This document attempts to answer some of the more frequently asked questions from non-AOL customers emailing into AOL.
- My email doesn't appear to have gone through, but I didn't
get an error message back. What should I do?
- Email sent to an AOL member was returned from AOL's mailer-daemon.
What do these errors mean?
- What is a residential broadband IP address?
- My ISP told me to contact you, but you told me to contact
- How do I find out who my postmaster is?
- How do I setup a Feedback Loop with AOL so that I will receive
my AOL spam complaints back?
- I've heard AOL has a white listing procedure. How does that
- What's this 'Enhanced White List' I've been hearing about?
- My IP is blocked, but it all seems to be spam forwarded from my server, not mail that I'm sending. Is there anything you can do?
When email sent to AOL members is returned to sender by AOL's mail delivery subsystem, there is information regarding the reason for the return listed in the error report.
The section of the error report labelled 'Transcript of Session Follows' contains the reason why the email could not be delivered to the AOL address. In that section you will see two errors listed. The line beginning with '<<<' describes the specific reason your email could not be delivered. The next line contains a second error message, which is a general translation for other email servers.
Residential customers of broadband services are assigned an IP address from a specific range maintained by the provider. These IP addresses may be either dynamic or static depending upon the individual provider. Customers with residential IP addresses should use the provider's SMTP servers and should not be sending email directly to another ISP's SMTP servers.
Many ISPs view other ISPs' spam blocking procedures to be the other ISP's
responsibility. While this view is largely correct, some of AOL's spam filters
are based on aspects of your mailing setup that can only be changed by you, or
by your ISP. (These include things such as your reverse
DNS or whether your IP address
While we appreciate that it must be frustrating to be bounced back and forth between two help desks, we hope that our online information will remedy this situation.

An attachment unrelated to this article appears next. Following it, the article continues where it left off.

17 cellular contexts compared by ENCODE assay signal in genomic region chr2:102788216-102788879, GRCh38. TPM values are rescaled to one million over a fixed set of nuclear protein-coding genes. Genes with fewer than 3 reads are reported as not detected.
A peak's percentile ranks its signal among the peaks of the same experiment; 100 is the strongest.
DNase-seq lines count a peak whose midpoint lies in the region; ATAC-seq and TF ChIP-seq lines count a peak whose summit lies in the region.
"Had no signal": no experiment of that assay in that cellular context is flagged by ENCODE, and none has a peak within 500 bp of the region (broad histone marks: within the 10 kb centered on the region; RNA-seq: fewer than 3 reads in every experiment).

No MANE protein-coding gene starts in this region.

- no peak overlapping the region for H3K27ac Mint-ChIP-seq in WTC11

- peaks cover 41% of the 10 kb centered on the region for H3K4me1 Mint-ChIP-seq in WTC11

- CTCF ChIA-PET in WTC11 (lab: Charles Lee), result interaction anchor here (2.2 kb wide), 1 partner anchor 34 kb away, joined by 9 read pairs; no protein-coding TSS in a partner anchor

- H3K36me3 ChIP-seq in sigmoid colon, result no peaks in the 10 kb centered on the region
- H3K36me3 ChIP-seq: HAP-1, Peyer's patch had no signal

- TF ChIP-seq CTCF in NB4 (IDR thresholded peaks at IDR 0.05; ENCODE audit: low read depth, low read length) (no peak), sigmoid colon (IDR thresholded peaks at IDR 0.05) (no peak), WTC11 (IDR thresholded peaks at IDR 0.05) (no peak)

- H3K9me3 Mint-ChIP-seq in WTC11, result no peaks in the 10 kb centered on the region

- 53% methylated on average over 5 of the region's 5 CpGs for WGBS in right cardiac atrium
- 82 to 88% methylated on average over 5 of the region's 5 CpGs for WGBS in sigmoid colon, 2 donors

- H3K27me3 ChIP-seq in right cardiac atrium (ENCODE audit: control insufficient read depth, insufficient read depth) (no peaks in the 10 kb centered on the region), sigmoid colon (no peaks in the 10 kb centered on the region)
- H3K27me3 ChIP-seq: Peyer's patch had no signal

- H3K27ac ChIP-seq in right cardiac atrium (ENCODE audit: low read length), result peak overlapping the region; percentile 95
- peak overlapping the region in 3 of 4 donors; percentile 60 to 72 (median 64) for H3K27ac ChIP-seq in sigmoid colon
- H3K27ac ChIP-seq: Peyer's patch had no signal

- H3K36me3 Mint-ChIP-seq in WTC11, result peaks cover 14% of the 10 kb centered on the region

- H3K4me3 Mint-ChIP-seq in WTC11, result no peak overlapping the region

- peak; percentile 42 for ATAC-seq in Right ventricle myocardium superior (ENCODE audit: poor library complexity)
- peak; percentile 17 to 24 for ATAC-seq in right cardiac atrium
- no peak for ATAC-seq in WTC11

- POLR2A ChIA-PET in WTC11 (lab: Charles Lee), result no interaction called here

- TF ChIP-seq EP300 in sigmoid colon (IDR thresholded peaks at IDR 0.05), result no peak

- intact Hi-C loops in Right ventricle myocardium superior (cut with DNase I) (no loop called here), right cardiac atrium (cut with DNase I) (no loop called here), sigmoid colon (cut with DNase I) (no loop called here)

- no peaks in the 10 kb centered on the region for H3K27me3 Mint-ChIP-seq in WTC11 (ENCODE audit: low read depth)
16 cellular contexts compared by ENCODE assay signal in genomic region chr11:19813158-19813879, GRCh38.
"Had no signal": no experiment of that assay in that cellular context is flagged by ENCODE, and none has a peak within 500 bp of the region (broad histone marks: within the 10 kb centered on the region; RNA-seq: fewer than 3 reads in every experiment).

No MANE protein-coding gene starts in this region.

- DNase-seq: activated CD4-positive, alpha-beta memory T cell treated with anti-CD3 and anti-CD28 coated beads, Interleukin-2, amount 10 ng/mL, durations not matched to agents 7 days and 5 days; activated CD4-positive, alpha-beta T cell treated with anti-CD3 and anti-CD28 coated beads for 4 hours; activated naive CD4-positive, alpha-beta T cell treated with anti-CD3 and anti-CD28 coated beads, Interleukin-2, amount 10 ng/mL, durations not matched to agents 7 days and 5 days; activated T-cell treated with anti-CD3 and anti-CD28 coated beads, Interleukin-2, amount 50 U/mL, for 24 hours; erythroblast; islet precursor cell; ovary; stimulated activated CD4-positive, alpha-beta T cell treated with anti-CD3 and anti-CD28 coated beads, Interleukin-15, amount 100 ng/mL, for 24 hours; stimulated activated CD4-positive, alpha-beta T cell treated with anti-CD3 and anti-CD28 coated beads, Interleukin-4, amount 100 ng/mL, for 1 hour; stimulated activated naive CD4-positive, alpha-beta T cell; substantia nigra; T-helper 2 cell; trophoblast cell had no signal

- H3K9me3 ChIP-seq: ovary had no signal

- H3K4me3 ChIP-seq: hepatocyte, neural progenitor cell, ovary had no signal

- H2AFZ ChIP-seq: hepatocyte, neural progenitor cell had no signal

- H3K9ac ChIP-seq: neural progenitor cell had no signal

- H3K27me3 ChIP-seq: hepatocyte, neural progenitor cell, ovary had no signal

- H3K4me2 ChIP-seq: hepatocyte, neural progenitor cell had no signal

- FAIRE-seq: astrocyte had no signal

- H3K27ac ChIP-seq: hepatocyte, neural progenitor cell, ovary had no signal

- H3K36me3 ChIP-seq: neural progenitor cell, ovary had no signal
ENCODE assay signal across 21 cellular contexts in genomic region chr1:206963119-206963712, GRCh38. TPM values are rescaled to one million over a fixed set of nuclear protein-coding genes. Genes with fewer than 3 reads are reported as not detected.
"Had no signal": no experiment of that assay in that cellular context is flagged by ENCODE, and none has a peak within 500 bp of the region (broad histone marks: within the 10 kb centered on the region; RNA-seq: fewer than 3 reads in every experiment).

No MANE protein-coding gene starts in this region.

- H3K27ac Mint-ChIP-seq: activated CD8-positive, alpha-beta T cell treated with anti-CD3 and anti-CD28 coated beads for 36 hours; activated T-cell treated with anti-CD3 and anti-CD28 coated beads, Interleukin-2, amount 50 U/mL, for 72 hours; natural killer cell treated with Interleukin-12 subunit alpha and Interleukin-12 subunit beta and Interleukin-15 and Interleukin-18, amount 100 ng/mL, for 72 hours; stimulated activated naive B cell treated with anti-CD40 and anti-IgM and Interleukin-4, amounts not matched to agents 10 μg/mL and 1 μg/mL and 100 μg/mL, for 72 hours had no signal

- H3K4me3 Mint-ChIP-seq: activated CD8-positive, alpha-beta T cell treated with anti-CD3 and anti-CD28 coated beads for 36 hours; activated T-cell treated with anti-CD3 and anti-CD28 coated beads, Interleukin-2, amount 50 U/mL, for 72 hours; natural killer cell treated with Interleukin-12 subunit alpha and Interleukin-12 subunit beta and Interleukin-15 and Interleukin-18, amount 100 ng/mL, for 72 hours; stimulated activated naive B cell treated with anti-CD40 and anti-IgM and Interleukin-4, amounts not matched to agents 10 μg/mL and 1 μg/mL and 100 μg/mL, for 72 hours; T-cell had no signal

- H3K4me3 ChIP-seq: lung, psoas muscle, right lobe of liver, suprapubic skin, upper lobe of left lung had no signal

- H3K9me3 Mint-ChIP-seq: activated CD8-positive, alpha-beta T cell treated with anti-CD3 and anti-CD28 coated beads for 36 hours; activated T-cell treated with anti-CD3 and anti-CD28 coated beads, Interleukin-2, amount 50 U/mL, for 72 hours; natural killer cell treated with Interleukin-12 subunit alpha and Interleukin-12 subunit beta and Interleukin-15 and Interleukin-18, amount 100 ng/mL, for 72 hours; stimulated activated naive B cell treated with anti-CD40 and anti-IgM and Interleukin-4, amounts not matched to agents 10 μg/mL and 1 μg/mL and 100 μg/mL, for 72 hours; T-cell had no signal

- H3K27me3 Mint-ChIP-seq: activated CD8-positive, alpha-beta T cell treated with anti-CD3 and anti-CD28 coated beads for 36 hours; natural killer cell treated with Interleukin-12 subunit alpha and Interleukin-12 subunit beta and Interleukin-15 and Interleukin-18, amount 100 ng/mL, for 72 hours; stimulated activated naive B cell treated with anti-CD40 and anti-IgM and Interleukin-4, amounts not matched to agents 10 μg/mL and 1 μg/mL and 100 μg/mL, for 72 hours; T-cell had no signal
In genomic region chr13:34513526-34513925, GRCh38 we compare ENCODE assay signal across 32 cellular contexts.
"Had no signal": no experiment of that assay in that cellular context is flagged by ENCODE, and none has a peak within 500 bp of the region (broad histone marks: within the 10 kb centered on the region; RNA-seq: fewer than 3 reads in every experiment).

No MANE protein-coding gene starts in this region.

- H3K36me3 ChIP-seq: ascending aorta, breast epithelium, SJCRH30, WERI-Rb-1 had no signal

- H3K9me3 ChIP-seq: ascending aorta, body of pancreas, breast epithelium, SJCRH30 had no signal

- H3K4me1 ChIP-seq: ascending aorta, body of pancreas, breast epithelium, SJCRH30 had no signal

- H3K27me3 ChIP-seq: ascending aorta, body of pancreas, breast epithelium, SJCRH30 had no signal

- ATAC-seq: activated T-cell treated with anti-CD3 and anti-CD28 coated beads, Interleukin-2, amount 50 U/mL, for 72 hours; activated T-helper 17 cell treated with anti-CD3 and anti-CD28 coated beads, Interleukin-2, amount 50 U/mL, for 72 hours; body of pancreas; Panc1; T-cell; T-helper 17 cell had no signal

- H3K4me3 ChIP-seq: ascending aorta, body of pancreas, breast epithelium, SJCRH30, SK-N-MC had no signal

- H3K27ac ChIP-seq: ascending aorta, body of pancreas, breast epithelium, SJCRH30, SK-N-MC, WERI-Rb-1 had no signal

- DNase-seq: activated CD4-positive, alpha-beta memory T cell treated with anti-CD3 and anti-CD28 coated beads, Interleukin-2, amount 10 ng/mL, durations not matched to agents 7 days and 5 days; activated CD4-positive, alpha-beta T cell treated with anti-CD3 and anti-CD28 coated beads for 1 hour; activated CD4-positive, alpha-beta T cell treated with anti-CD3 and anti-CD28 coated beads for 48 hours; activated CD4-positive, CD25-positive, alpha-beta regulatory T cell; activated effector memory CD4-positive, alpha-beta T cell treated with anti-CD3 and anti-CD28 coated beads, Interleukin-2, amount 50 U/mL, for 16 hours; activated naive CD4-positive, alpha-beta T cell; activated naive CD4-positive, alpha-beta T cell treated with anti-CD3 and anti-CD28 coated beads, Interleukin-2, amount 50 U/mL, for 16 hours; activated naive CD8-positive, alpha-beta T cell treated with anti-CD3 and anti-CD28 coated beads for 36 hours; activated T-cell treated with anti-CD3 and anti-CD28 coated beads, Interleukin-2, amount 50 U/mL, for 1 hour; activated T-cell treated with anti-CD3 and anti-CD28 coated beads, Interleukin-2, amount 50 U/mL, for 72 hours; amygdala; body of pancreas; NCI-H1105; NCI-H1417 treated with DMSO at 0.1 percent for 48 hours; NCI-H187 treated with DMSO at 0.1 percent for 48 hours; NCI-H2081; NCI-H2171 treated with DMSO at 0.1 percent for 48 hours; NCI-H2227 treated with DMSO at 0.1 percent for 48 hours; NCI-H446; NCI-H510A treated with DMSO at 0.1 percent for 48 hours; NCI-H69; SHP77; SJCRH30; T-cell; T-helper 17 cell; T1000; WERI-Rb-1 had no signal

There are several ways to determine who your postmaster is.
Try sending an email to the address 'postmaster@yourdomain' (e.g. for AOL customers it would be email@example.com). Every domain is required to accept email at that address, although some of the larger domains or ISPs may respond with an automated message telling you who to contact for more information.
Check your ISP's website. Some ISPs have this information available online.
Call your ISP's technical support and ask.
Because each ISP handles postmaster issues differently, we do not have a guaranteed method that will work for all ISPs and all domains.
In order to get spam complaints from AOL, please click on the feedback form and request to setup a Feedback Loop. We will need any IP addresses you are using to send mail to AOL and an email address to which we can send complaints. The Feedback Loop will forward any mail coming from the IP address(es) listed which is reported as spam back to an email address of your choice.
The Feedback Loop should enable AOL members who perceive sent email from the listed IP address(es) as spam to be removed from any mailing list they may be on. No further contact should be made with the member and the email address should be removed from your list. This should lead to an improvement in complaint levels, and consequently decrease the likelihood of blocks being placed against an IP or domain. The Feedback Loop also provides ISPs and Network Administrators with evidence of any security hole(s) on their network that could potentially be exploited to send unsolicited email.
AOL actually maintains two forms of white listing: one that a mailer can be added to by request (if it fits our criteria), and one to which addition is automatic. For more information, click on White List Guidelines.
AOL recently instituted technology that will enable links and embedded images in email communications to our members from certain bulk mailers. This full-email-view is being made available to certain bulk mailers through an automated mechanism we call the Enhanced White List.
Unfortunately, at this time, our spam-blocking systems only look at the first 'received' line in a piece of email. While we can unblock your IP, we cannot stop the forwarding of spam.